REHABILITATION ~ AWARENESS ~ BIODIVERSITY
Tenikwa represents the core of a conservation philosophy spear-headed by Len and Mandy Freeman who opened a Rehabilitation Centre in Plettenberg Bay in 2002. Tenikwa admists some 300 injured or abandoned wild animals annually and where possible, these creatures are released back to nature in conjunction with wildlife authorities.
In 2007, to augment funding for the Rehabilitation Centre and to increase awareness, Tenikwa opened a Wild Cat Centre where the public, through a small number of non-releasable animals, can learn about South African indigenous cats and other vanishing wildlife.
The Rehabilitation Centre is a non-profit organisation which receives no government funding. It relies on gate takings and public donations to carry out its conservation work.
Our Awareness Program is aimed at grassroots level; working with local communities to question accepted practices and customs, highlighting habitat loss, the impact of environmentally insensitive farming practices and what each one of us can do to preserve our wildlife. If we cultivate a sense of empathy in our children, like a seed it will grow until, as adults, other options to killing will be explored. For some species it will be too late, but we are the last generation who can make a difference....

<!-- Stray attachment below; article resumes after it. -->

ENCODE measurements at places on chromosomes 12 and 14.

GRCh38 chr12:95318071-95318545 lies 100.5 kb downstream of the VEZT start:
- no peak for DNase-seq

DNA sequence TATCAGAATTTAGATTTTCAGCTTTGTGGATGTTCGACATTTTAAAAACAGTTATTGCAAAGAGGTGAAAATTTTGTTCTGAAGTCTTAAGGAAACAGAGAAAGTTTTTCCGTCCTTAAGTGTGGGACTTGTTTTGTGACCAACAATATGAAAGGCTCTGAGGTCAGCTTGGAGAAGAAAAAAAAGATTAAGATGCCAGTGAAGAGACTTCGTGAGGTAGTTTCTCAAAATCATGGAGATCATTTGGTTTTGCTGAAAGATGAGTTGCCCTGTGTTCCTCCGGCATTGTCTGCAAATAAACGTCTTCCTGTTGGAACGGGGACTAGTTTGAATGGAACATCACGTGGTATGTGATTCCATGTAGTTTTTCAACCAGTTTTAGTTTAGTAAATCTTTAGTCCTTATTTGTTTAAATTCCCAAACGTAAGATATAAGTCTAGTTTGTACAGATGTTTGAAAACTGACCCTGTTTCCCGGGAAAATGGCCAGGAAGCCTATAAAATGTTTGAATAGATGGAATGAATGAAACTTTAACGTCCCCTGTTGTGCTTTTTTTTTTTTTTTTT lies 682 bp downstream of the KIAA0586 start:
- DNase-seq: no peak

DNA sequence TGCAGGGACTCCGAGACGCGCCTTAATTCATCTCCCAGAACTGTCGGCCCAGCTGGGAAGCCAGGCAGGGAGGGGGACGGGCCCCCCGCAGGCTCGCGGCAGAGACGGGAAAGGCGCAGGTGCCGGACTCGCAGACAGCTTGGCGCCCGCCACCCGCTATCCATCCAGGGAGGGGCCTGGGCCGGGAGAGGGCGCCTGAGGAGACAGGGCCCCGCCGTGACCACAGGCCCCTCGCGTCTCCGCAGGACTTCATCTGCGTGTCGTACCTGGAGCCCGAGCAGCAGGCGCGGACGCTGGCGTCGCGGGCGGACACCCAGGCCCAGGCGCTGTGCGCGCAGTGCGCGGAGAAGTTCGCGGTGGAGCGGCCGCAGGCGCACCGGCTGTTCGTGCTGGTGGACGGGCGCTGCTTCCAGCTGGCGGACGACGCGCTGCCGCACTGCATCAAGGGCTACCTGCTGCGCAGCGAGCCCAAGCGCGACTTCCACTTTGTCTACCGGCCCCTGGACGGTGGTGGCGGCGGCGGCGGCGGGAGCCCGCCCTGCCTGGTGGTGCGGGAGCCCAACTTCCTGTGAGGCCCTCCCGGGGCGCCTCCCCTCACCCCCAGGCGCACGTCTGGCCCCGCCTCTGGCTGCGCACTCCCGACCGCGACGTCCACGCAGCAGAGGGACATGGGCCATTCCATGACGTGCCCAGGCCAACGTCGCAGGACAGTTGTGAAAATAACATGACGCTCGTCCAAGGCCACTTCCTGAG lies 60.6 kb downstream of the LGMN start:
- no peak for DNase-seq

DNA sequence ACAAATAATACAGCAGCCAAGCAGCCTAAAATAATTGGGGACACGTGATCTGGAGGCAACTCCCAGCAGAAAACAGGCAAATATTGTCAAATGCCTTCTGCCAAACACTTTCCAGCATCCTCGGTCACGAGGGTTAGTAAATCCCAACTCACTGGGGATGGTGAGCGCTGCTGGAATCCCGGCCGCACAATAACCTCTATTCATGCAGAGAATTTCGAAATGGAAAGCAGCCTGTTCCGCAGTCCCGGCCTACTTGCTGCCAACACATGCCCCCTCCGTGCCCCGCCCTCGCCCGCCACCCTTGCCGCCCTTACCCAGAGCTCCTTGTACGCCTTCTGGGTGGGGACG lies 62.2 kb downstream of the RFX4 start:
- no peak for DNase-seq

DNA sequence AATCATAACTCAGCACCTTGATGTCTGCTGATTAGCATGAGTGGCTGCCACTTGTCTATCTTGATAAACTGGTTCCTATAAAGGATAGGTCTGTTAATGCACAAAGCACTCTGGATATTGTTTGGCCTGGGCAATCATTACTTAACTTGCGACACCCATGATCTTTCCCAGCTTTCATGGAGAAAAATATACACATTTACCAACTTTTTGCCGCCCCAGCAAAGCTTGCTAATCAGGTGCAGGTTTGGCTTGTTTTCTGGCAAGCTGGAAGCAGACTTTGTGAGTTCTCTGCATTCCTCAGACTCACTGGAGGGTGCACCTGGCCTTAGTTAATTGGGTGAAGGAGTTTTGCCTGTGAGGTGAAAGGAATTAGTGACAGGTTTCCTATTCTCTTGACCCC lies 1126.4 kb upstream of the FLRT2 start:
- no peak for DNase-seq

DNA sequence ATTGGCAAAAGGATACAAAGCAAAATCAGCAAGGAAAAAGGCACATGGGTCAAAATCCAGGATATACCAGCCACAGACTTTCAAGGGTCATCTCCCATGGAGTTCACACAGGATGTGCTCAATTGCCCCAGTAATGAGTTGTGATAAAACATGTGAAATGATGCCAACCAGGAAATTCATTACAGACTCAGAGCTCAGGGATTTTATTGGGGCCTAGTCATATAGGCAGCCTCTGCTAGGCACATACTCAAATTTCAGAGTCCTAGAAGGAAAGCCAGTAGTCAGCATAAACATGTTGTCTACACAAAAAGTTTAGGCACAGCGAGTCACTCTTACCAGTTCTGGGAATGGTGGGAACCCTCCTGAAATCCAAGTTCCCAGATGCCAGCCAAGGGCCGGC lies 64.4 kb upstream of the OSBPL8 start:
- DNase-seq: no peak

Loss of habitat remains the single biggest global challenge facing conservation, and South Africa is no exception to the worldwide transition of wilderness into urban fringes.
A private reserve near Montagu with botanical importance was purchased due to its near pristine state of Karoo Renosterveld. As symbolised by our logo, 2011 represented the dawn of a new beginning for African Game Lodge. Under the custodianship of the Freemans, this biodiversity hotspot became a place where wild animals will always have a future.